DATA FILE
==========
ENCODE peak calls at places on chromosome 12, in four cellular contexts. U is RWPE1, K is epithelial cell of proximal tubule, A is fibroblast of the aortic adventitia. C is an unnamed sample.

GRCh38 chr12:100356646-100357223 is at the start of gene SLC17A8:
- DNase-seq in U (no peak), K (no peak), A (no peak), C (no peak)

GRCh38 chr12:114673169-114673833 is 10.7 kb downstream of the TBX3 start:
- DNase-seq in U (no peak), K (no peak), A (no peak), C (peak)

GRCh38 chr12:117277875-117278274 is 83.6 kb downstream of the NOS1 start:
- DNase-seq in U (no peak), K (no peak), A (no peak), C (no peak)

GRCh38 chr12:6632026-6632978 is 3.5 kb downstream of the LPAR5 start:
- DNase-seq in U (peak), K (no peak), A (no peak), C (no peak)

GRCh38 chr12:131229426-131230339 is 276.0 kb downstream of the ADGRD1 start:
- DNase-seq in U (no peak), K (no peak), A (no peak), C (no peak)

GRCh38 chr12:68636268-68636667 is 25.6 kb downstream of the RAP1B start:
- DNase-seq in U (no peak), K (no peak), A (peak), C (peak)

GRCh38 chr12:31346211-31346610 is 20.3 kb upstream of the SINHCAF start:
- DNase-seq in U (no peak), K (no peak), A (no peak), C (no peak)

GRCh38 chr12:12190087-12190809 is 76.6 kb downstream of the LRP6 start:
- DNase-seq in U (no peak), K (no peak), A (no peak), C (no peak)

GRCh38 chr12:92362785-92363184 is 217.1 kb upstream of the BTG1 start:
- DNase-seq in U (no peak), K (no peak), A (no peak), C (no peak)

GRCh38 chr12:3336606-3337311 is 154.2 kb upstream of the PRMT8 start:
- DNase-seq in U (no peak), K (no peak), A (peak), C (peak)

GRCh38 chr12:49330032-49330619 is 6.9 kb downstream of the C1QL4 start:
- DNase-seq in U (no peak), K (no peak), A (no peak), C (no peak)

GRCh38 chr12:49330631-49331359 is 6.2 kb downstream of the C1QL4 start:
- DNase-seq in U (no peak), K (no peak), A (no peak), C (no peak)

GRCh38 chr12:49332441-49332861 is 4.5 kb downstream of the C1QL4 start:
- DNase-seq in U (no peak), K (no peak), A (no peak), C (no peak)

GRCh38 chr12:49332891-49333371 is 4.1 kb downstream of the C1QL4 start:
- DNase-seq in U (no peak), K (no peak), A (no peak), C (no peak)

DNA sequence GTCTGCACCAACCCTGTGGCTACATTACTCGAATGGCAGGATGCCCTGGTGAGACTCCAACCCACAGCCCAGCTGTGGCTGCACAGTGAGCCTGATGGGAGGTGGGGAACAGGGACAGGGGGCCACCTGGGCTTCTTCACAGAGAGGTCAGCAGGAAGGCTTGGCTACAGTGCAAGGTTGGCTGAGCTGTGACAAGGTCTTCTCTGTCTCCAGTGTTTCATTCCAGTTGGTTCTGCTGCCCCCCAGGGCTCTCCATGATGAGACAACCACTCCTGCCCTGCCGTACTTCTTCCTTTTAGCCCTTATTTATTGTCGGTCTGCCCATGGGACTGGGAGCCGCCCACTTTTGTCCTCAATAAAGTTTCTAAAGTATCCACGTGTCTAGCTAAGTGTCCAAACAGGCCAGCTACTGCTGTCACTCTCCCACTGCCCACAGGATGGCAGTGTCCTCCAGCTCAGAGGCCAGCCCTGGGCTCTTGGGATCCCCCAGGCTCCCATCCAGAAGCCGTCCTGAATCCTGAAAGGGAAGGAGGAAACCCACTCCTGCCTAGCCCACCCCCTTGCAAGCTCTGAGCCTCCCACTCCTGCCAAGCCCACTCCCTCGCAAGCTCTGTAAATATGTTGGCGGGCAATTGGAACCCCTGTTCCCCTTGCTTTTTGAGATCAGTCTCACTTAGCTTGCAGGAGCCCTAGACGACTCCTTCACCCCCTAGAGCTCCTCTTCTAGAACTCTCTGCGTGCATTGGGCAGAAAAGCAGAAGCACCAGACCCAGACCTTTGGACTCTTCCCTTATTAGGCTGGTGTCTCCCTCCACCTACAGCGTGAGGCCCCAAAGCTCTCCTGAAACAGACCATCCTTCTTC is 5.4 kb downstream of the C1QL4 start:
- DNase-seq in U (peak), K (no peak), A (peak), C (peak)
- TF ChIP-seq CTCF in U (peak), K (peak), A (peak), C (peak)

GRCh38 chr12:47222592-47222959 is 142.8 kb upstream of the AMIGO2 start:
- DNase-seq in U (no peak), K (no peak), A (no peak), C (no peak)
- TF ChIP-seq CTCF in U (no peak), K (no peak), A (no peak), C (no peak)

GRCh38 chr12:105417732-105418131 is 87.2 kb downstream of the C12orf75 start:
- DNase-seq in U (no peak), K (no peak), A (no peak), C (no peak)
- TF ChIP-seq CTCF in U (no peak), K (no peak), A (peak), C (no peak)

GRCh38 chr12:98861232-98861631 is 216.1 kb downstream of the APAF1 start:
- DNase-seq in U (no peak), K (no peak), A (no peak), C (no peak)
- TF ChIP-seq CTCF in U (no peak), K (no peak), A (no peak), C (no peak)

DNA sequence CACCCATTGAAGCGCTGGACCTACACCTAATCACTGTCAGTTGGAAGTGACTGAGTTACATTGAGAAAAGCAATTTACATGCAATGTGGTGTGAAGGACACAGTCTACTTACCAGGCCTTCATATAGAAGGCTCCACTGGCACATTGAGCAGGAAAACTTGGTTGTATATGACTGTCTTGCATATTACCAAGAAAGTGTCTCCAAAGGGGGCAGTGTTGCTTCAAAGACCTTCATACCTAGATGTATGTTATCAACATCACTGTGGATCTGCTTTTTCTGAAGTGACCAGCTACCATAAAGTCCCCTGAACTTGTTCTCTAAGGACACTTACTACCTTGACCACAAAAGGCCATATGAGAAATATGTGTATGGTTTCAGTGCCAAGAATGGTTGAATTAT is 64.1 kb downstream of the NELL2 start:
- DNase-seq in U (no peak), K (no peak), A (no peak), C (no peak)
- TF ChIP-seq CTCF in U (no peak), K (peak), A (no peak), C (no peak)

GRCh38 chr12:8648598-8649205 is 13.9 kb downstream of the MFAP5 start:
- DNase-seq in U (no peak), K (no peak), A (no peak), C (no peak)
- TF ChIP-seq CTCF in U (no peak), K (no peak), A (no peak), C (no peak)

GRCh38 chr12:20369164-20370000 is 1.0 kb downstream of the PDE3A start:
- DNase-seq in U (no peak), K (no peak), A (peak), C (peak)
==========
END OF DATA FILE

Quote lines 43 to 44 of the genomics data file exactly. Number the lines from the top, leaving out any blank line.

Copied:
- DNase-seq in U (no peak), K (no peak), A (no peak), C (no peak)
- TF ChIP-seq CTCF in U (no peak), K (peak), A (no peak), C (no peak)